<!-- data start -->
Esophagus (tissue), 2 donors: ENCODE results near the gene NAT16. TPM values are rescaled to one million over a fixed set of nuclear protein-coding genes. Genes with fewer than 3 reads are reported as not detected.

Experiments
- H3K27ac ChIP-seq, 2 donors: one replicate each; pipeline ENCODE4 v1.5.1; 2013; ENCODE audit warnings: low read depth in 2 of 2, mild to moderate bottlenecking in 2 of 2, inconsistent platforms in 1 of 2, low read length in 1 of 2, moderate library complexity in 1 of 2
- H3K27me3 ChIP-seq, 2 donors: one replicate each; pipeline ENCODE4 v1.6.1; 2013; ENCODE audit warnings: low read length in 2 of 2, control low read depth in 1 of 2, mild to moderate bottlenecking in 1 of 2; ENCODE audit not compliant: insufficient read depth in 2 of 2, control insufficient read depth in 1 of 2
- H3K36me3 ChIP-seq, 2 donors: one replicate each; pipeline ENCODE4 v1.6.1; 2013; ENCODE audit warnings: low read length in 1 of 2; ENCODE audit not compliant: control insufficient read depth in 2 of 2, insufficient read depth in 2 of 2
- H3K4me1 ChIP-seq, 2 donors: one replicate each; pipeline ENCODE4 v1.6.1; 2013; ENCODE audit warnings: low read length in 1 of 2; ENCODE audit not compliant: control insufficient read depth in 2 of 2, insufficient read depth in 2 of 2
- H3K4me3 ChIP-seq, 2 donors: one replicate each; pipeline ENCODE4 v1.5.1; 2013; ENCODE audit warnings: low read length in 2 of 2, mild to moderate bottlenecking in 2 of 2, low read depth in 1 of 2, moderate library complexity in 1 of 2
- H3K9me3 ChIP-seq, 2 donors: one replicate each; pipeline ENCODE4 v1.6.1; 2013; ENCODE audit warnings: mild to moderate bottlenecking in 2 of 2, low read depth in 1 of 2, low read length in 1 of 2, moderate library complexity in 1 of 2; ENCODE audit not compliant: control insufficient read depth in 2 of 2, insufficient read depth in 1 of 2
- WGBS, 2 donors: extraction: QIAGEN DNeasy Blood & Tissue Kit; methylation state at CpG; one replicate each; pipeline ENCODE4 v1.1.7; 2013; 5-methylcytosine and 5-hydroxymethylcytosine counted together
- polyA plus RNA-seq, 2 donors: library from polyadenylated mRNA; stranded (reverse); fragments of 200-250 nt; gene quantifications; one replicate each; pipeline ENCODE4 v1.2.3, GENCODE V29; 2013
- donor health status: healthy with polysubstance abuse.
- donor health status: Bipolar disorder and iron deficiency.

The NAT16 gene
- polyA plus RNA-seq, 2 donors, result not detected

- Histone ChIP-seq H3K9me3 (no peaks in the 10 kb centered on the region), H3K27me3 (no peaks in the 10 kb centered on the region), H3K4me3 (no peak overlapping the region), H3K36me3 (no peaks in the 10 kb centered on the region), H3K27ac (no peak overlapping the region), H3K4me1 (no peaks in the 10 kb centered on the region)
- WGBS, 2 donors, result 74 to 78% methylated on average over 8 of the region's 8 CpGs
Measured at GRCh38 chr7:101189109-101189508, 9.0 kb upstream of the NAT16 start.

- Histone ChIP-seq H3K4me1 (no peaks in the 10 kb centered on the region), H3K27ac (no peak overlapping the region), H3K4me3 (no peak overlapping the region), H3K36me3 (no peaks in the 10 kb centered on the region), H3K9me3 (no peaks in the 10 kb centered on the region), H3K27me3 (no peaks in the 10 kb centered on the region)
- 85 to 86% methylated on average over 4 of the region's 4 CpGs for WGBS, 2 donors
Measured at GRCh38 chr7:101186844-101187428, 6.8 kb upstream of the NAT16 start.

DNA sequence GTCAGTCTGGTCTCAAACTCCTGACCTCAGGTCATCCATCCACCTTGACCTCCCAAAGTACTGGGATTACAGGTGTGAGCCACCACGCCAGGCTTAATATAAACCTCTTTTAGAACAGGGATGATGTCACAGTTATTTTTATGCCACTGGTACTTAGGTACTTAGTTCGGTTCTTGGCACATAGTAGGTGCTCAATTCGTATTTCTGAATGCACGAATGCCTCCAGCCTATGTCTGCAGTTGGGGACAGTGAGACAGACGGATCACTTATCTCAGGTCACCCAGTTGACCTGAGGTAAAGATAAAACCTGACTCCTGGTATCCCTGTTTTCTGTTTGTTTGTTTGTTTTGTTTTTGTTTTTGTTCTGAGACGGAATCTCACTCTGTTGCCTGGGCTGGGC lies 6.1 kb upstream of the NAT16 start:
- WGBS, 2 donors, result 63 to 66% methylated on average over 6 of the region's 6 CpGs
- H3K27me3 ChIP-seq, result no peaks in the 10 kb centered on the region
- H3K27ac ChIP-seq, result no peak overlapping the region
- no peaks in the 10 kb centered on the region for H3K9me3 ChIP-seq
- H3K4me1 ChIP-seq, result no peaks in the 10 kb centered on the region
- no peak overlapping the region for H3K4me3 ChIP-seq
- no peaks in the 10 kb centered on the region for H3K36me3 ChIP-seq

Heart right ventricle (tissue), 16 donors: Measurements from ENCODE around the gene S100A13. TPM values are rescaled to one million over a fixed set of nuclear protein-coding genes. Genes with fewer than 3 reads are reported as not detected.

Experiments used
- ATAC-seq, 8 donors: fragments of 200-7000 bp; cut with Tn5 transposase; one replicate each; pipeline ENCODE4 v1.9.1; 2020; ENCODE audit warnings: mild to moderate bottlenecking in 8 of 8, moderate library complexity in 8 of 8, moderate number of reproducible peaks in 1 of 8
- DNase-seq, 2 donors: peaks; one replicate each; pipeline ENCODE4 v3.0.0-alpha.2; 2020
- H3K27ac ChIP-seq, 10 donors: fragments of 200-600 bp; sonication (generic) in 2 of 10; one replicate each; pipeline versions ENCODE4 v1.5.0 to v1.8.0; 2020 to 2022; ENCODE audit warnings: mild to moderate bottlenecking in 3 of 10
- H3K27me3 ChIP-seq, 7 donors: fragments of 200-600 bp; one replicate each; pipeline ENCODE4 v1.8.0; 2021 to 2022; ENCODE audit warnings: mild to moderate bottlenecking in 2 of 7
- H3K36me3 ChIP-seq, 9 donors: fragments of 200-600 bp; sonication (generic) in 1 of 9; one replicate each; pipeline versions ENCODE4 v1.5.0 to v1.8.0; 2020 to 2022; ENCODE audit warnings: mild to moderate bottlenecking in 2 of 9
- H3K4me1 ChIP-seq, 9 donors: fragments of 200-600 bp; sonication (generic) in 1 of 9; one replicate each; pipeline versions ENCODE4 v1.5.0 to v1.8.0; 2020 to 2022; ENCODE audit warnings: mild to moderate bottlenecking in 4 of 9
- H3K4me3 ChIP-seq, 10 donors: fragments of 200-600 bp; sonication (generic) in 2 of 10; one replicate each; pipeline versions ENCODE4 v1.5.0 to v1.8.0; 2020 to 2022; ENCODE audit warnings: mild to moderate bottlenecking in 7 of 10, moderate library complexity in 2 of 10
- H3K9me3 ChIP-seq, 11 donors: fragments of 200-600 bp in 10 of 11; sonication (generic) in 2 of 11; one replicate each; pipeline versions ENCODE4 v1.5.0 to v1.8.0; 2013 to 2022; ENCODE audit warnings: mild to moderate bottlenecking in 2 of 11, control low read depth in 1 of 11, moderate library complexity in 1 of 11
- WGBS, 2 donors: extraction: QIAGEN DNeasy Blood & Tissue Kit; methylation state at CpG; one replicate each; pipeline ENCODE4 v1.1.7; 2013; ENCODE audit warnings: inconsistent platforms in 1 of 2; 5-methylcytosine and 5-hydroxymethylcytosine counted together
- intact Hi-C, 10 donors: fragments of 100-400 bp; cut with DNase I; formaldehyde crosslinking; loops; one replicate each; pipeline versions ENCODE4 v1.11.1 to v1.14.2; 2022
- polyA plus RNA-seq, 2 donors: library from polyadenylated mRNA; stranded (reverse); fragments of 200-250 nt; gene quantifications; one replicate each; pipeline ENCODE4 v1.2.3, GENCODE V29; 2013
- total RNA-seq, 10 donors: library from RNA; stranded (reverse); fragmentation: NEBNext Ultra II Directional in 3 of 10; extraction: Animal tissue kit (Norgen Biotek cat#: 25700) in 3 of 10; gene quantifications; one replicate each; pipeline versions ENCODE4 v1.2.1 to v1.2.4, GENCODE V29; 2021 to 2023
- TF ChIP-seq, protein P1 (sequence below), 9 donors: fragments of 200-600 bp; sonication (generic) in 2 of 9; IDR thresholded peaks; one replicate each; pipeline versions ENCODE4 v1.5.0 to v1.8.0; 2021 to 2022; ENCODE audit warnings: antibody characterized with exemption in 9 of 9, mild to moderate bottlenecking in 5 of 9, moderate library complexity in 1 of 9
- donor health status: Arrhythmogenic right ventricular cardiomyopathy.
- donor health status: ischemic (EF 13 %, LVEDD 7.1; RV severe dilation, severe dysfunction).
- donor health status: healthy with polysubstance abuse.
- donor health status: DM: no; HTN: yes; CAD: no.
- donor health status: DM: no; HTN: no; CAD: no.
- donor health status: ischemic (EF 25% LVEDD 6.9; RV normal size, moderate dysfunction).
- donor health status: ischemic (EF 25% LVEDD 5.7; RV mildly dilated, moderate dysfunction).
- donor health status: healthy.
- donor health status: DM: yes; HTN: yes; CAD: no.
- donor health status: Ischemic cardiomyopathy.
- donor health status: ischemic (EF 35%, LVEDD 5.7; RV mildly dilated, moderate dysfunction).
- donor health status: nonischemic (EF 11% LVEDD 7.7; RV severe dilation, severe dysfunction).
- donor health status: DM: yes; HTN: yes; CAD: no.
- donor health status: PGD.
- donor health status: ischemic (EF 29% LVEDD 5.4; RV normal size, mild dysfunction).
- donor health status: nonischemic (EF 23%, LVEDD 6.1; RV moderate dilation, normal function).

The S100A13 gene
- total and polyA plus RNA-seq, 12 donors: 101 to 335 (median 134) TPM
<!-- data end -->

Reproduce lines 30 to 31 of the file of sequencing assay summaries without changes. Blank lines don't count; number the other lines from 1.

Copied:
Experiments used
- ATAC-seq, 8 donors: fragments of 200-7000 bp; cut with Tn5 transposase; one replicate each; pipeline ENCODE4 v1.9.1; 2020; ENCODE audit warnings: mild to moderate bottlenecking in 8 of 8, moderate library complexity in 8 of 8, moderate number of reproducible peaks in 1 of 8